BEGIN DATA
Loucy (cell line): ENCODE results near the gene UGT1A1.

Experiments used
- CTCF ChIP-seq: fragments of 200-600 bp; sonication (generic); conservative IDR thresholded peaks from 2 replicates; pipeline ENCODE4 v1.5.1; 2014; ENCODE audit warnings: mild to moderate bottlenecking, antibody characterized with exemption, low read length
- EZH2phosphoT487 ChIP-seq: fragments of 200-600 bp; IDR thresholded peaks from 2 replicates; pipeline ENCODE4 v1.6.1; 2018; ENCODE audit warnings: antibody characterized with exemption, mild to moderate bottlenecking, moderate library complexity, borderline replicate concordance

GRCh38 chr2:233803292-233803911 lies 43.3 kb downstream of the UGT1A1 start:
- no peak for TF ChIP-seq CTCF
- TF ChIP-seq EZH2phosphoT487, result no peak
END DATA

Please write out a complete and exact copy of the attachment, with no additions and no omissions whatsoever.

Loucy (cell line): ENCODE results near the gene UGT1A1.

Experiments used
- CTCF ChIP-seq: fragments of 200-600 bp; sonication (generic); conservative IDR thresholded peaks from 2 replicates; pipeline ENCODE4 v1.5.1; 2014; ENCODE audit warnings: mild to moderate bottlenecking, antibody characterized with exemption, low read length
- EZH2phosphoT487 ChIP-seq: fragments of 200-600 bp; IDR thresholded peaks from 2 replicates; pipeline ENCODE4 v1.6.1; 2018; ENCODE audit warnings: antibody characterized with exemption, mild to moderate bottlenecking, moderate library complexity, borderline replicate concordance

GRCh38 chr2:233803292-233803911 lies 43.3 kb downstream of the UGT1A1 start:
- no peak for TF ChIP-seq CTCF
- TF ChIP-seq EZH2phosphoT487, result no peak